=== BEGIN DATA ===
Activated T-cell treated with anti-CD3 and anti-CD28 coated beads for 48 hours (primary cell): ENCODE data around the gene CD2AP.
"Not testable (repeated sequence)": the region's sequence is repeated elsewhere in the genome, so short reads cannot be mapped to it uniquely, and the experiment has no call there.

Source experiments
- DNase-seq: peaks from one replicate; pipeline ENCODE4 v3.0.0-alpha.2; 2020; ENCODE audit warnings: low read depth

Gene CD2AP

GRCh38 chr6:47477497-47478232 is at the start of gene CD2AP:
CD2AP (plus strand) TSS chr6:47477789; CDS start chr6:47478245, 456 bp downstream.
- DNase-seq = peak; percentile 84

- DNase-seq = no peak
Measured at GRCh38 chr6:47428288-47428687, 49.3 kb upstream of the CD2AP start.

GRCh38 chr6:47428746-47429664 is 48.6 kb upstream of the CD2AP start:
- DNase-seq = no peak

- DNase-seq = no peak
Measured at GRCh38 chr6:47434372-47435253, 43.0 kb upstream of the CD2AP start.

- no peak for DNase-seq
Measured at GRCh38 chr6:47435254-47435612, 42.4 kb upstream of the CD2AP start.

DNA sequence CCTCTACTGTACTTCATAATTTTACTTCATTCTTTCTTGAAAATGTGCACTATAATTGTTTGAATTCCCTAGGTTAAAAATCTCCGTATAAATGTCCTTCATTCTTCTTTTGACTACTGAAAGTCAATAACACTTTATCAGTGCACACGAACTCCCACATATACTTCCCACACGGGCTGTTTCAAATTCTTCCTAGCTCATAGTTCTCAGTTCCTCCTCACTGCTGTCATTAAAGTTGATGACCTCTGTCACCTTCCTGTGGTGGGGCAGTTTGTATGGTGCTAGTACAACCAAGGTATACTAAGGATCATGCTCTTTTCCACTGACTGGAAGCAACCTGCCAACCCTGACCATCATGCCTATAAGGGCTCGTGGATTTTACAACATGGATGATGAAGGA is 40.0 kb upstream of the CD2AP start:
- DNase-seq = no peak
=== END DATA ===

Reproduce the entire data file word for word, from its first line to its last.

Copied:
Activated T-cell treated with anti-CD3 and anti-CD28 coated beads for 48 hours (primary cell): ENCODE data around the gene CD2AP.
"Not testable (repeated sequence)": the region's sequence is repeated elsewhere in the genome, so short reads cannot be mapped to it uniquely, and the experiment has no call there.

Source experiments
- DNase-seq: peaks from one replicate; pipeline ENCODE4 v3.0.0-alpha.2; 2020; ENCODE audit warnings: low read depth

Gene CD2AP

GRCh38 chr6:47477497-47478232 is at the start of gene CD2AP:
CD2AP (plus strand) TSS chr6:47477789; CDS start chr6:47478245, 456 bp downstream.
- DNase-seq = peak; percentile 84

- DNase-seq = no peak
Measured at GRCh38 chr6:47428288-47428687, 49.3 kb upstream of the CD2AP start.

GRCh38 chr6:47428746-47429664 is 48.6 kb upstream of the CD2AP start:
- DNase-seq = no peak

- DNase-seq = no peak
Measured at GRCh38 chr6:47434372-47435253, 43.0 kb upstream of the CD2AP start.

- no peak for DNase-seq
Measured at GRCh38 chr6:47435254-47435612, 42.4 kb upstream of the CD2AP start.

DNA sequence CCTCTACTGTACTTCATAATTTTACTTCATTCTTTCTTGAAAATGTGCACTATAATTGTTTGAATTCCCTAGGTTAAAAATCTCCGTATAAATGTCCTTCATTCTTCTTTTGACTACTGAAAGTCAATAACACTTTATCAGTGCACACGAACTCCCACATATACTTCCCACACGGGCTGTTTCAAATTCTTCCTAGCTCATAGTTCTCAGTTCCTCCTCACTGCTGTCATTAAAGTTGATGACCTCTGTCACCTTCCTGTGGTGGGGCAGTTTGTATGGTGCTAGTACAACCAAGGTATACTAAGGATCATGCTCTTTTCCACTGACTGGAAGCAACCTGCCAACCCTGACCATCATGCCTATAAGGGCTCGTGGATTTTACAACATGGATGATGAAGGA is 40.0 kb upstream of the CD2AP start:
- DNase-seq = no peak